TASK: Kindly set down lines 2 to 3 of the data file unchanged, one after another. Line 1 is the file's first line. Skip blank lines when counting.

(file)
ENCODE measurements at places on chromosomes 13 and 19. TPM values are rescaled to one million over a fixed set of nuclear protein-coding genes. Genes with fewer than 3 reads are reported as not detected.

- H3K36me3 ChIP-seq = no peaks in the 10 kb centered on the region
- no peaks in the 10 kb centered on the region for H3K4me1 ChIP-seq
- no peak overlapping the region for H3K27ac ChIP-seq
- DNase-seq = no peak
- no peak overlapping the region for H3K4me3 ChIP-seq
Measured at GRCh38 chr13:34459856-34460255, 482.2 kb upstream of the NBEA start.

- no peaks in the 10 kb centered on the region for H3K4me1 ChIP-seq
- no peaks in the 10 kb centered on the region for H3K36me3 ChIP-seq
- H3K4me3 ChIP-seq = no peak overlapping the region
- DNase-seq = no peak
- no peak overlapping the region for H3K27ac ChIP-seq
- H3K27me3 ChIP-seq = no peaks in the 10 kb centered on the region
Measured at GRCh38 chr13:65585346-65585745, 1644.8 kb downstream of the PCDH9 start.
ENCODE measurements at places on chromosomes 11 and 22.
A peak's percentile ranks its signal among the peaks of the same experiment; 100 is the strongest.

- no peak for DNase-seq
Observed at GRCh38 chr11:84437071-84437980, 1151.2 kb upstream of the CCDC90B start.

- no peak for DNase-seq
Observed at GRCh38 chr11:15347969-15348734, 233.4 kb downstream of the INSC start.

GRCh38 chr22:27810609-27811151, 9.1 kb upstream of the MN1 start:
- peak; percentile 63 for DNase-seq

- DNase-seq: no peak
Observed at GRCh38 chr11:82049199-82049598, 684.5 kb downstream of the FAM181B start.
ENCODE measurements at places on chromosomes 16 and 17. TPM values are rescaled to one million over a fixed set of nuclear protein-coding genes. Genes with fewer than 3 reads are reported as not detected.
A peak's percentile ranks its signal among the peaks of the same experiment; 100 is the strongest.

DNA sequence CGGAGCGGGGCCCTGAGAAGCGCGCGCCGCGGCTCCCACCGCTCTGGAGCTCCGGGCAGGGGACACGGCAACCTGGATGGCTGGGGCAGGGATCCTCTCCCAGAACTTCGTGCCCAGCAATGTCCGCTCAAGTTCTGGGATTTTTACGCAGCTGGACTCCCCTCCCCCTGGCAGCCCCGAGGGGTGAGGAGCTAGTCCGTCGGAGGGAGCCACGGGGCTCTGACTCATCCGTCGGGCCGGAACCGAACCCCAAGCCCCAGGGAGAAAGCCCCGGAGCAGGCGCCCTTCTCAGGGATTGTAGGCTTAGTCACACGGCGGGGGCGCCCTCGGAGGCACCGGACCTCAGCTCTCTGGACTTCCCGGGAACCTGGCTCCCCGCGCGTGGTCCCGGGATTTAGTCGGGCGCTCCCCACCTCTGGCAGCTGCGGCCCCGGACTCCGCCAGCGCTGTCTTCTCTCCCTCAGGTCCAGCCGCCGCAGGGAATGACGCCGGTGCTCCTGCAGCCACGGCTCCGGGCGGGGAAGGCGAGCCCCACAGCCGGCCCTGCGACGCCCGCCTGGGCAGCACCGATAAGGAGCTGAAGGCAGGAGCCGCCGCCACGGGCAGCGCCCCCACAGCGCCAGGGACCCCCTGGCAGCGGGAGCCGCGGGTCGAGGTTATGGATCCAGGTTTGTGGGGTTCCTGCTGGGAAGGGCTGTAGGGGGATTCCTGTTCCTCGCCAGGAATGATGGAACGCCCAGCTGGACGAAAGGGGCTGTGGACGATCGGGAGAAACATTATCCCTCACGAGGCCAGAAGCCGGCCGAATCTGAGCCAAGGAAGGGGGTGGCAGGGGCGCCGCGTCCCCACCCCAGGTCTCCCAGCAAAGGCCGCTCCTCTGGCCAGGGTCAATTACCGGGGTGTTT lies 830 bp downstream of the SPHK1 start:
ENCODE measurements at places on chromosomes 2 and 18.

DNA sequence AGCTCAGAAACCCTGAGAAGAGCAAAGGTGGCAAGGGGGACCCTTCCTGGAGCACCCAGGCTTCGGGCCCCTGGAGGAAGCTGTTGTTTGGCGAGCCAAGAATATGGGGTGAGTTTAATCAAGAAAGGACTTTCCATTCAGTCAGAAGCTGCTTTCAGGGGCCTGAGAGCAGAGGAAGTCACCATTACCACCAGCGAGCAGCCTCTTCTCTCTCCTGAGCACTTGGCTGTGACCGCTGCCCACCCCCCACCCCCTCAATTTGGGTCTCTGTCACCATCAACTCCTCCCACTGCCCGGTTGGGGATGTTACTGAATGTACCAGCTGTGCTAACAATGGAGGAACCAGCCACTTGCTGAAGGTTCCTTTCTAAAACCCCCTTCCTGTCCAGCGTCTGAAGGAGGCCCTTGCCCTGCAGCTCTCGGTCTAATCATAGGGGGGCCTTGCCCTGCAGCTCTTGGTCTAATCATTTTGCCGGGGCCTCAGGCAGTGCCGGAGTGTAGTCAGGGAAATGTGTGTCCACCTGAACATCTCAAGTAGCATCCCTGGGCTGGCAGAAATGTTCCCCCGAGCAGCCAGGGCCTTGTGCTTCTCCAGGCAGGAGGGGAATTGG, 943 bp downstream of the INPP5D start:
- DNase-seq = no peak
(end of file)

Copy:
- H3K36me3 ChIP-seq = no peaks in the 10 kb centered on the region
- no peaks in the 10 kb centered on the region for H3K4me1 ChIP-seq